Because ex vivo rapamycin generates murine Th2 cells that prevent Graft-versus-host disease more potently than control Th2 cells, we hypothesized that rapamycin would generate Th2/Tc2 cells (Th2/Tc2.R cells) that abrogate fully MHC-disparate hemopoietic stem cell rejection more effectively than control Th2/Tc2 cells. In a B6-into-BALB/c graft rejection model, donor Th2/Tc2.R cells were indeed enriched in their capacity to prevent rejection; importantly, highly purified CD4+ Th2.R cells were also highly efficacious for preventing rejection. Rapamycin-generated Th2/Tc2 cells were less likely to die after adoptive transfer, accumulated in vivo at advanced proliferative cycles, and were present in 10-fold higher numbers than control Th2/Tc2 cells. Th2.R cells had a multifaceted, apoptosis-resistant phenotype, including: 1) reduced apoptosis after staurosporine addition, serum starvation, or CD3/CD28 costimulation; 2) reduced activation of caspases 3 and 9; and 3) increased anti-apoptotic Bcl-xL expression and reduced proapoptotic Bim and Bid expression. Using host-versus-graft reactivity as an immune correlate of graft rejection, we found that the in vivo efficacy of Th2/Tc2.R cells 1) did not require Th2/Tc2.R cell expression of IL-4, IL-10, perforin, or Fas ligand; 2) could not be reversed by IL-2, IL-7, or IL-15 posttransplant therapy; and 3) was intact after therapy with Th2.R cells relatively devoid of Foxp3 expression. We conclude that ex vivo rapamycin generates Th2 cells that are resistant to apoptosis, persist in vivo, and effectively prevent rejection by a mechanism that may be distinct from previously described graft-facilitating T cells.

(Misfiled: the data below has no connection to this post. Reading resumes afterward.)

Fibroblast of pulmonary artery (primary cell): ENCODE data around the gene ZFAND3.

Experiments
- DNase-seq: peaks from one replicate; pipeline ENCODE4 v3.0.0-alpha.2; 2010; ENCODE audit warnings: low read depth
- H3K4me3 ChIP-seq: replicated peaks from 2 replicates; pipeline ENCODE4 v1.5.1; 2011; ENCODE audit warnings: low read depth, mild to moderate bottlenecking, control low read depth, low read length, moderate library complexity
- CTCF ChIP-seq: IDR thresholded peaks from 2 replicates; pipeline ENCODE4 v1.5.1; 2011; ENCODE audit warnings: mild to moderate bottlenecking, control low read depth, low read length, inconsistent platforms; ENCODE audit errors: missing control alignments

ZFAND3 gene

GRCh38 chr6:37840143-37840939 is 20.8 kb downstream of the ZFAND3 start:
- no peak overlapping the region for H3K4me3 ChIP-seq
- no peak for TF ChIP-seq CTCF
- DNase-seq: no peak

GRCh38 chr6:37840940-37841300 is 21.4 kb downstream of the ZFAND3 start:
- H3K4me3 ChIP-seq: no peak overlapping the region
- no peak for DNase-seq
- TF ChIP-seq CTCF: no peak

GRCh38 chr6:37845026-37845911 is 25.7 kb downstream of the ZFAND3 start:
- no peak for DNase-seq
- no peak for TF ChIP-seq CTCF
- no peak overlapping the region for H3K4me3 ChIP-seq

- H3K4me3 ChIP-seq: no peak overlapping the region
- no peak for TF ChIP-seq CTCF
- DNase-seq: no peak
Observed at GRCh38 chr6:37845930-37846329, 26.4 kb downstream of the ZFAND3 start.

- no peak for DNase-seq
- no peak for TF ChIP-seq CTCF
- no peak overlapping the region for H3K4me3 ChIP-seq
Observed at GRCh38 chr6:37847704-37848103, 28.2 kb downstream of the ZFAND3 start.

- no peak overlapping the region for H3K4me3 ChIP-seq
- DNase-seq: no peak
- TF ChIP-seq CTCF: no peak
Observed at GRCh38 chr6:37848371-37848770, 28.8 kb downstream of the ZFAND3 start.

ASJC Scopus subject areas
- Immunology and Allergy